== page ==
PRESS

The Angels of Light Sing Other People | review

Luna Kafé | Bill Banks

Each song is its own world

See the Lunakafe review of Michael Gira's solo album from last year. Many of the songs on this new Angels of Light album are reworked versions of songs that first appeared there. Being a huge Angels of Light fan, I decided to give this one a proper first listen: I put it on as I fell asleep. Many of songs are light, but I don't mean that in the sense of "light-rock", I mean it more in its literal sense, ie, not heavy - which is a bit of a change for this industrial music progenitor. As Mr. Gira describes it: This album is different in many ways than what I've done in the past. There's no general band "sound" here. The instrumentation is arranged in each song to fit the subject. Each song is its own world, a place for the people in the songs to live. I intentionally eschewed long instrumental passages, crescendos, that sort of thing - I've done enough of that, and I'm tired of it. The songs say what they have to say, then end. Many are entirely acoustic. When electric instruments are used, they're used sparsely. I set a limitation before recording: there would be no drums (one song contains about 10 seconds of drums, but otherwise, nothing) - double bass or bass guitar is used instead as the rhythmic base. This had the effect of opening up a lot of space, as well necessarily forcing the songs into focus. This is as close as I'll ever get to making "pop" songs, though I of course realize my definition is probably a little different than yours!" (from younggodrecords.com) "Lena's Song" uses high and tinkly electric guitar and "bahp bahp bahp" skats sung by Gira and his backups, band Akron/Family. Listen for the awesomely long-held retardation on the word "gave" at the 2:30 mark. It's my favorite moment in this tune. "The kid's already breaking, and he's just a little boy", Gira sings in "The Kid is Already Breaking". Akron/Family sing more pop scat on this one, with "ooooh la la la" backing his lyric "I'm sorry, I'm sorry, I'm sorry". Odd percussion instruments greet us in "My Friend Thor". Unfortunately, besides the incredible "Dum dum dum dah dum"s that climax it, this song isn't quite up to par. "On the Mountain" is a song whose sister lives on Gira's solo album under the title "Let It Be You", and it's such an incredible tune! God, how beautful it is what he says here. Gira is nothing but a prophet on the mountain, a real and true hero. It's daunting, his advice. And what a one-two punch we have. "Destroyer" follows "On the Mountain". "Here she comes, dressed in white. Her mouth is filled with flames. Her skin is black, her fingers trace the diamonds in her veins. Here she comes, down from the sun, to wash this country clean. Comes down for us, down from the dust, to murder what remains. Here she comes, now dressed in red, to heal this ruined race. I know somewhere, where there's a God, he's lying at her feet". These two songs are enough to make me cry. "Dawn" is a short minor-key song that harks back a bit to a more dark Angels of Light sound. "My Sister Said" is yet another beauty. These songs are so damned good; I'm telling you Michael Gira is easily one of the single best song writers you'll ever hear making records. "You might be young now, and you might be alone. You might have one thing that you do well. And people will tell you, the world it looks this way, but they're all the same, they're just useless waste anyway. So hunt him down, hunt him down. Hold him close, and love that man. Love that man, love that man, hold him close, and say my name. Now kill that man. Kill that man. My sister said it's endless." "Michael's White Hands" is another dark tune that really keeps this album overall out of "pop" or "docile" territory. As a song, White Hands adds substance to the album, for sure, but it doesn't do that and stand alone like the best tunes on this album. Gira does let go of his voice more on this song that any of the rest, almost screaming like his Swans days, which is good to hear. "To Live Through Someone" continues. This is a molasses-slow song, and its tough to get through at this late point on the album. Another album that works absolutely best on vinyl 'cause you need that intermission. It's not a boring or bad song by any means, but if you haven't breaked you might want to before track 9. "Simon Is Stronger than Us" is way dirtier and rough around the edges than anything else on this album. It's quite unique. The penultimate track is "Purple Creek", another devastatingly great song that was on the solo album. It's about mosquitos, living in Purple Creek, that will save us. The imagery is amazing in these lyrics. "Jackie's Spine" finishes the album perfectly with another molasses-slow song. Was hoping there might be more pop-skatting on the back-side of the album, but that was front-loaded for some odd reason. "Jackie's Spine" are the last two words you hear on the album. Sing "Other People" is chocked full of characters and stories and wisdom. It's overall emotion isn't sad, depressed, or dark at all, as some might have come to expect from Mr. Gira, but quite resolute and knowing. You might need a few breaks but this record is a sublime, powerful work of art. Go ye young gods!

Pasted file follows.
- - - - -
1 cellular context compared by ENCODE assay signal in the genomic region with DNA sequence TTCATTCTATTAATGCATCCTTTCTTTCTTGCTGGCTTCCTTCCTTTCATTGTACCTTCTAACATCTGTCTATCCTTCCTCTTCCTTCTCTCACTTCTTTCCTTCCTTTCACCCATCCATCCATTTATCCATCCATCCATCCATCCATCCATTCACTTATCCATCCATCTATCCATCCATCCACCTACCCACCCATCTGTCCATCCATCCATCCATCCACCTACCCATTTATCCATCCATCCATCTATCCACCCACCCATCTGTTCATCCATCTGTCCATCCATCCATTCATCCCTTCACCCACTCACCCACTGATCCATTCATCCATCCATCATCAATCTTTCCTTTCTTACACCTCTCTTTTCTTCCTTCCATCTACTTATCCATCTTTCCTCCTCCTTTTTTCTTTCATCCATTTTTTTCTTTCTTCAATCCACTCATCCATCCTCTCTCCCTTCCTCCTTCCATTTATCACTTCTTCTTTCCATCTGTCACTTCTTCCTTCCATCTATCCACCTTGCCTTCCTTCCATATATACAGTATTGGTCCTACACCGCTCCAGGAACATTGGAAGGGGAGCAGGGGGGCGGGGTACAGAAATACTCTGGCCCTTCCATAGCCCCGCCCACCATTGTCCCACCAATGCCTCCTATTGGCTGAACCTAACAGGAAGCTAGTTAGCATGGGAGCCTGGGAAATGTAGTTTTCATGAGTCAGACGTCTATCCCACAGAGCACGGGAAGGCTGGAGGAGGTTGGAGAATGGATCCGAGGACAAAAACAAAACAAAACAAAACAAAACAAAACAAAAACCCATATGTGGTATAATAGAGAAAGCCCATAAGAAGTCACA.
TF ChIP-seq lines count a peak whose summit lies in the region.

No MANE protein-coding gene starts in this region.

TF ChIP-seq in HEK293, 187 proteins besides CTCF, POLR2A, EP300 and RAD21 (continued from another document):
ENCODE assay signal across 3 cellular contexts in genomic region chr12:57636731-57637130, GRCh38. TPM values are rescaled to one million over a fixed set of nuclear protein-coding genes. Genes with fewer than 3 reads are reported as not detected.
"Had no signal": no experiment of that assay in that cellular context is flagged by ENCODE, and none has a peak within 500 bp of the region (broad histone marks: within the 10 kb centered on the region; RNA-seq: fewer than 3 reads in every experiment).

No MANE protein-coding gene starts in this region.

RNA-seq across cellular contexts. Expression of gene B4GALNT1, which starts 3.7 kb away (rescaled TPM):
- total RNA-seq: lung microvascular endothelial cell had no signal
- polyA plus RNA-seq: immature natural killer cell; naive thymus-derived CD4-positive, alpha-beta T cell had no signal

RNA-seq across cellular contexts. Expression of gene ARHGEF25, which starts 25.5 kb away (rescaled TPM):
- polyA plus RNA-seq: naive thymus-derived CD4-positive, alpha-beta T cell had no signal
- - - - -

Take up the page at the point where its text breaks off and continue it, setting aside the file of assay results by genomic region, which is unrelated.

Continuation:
©2014 | YOUNG GOD RECORDS, LLC